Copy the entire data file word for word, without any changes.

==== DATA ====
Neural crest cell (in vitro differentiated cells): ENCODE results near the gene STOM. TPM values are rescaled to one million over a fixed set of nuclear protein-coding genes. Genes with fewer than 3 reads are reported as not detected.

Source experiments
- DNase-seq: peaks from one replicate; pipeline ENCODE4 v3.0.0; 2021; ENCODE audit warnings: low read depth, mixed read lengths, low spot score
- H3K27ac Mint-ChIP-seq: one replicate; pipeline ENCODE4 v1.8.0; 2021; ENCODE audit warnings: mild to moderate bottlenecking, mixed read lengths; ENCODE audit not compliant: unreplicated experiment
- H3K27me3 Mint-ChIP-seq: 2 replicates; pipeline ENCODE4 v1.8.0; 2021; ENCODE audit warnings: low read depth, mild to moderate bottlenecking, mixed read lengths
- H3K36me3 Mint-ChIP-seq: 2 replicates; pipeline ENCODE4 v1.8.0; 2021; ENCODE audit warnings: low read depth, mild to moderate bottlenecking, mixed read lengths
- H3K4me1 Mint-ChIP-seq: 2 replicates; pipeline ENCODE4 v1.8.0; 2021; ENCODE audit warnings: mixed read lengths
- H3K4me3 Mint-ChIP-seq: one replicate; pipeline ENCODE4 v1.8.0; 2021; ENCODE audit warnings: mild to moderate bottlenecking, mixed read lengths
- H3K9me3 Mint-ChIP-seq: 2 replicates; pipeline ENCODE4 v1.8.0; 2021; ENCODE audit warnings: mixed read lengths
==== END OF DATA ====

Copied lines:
Neural crest cell (in vitro differentiated cells): ENCODE results near the gene STOM. TPM values are rescaled to one million over a fixed set of nuclear protein-coding genes. Genes with fewer than 3 reads are reported as not detected.

Source experiments
- DNase-seq: peaks from one replicate; pipeline ENCODE4 v3.0.0; 2021; ENCODE audit warnings: low read depth, mixed read lengths, low spot score
- H3K27ac Mint-ChIP-seq: one replicate; pipeline ENCODE4 v1.8.0; 2021; ENCODE audit warnings: mild to moderate bottlenecking, mixed read lengths; ENCODE audit not compliant: unreplicated experiment
- H3K27me3 Mint-ChIP-seq: 2 replicates; pipeline ENCODE4 v1.8.0; 2021; ENCODE audit warnings: low read depth, mild to moderate bottlenecking, mixed read lengths
- H3K36me3 Mint-ChIP-seq: 2 replicates; pipeline ENCODE4 v1.8.0; 2021; ENCODE audit warnings: low read depth, mild to moderate bottlenecking, mixed read lengths
- H3K4me1 Mint-ChIP-seq: 2 replicates; pipeline ENCODE4 v1.8.0; 2021; ENCODE audit warnings: mixed read lengths
- H3K4me3 Mint-ChIP-seq: one replicate; pipeline ENCODE4 v1.8.0; 2021; ENCODE audit warnings: mild to moderate bottlenecking, mixed read lengths
- H3K9me3 Mint-ChIP-seq: 2 replicates; pipeline ENCODE4 v1.8.0; 2021; ENCODE audit warnings: mixed read lengths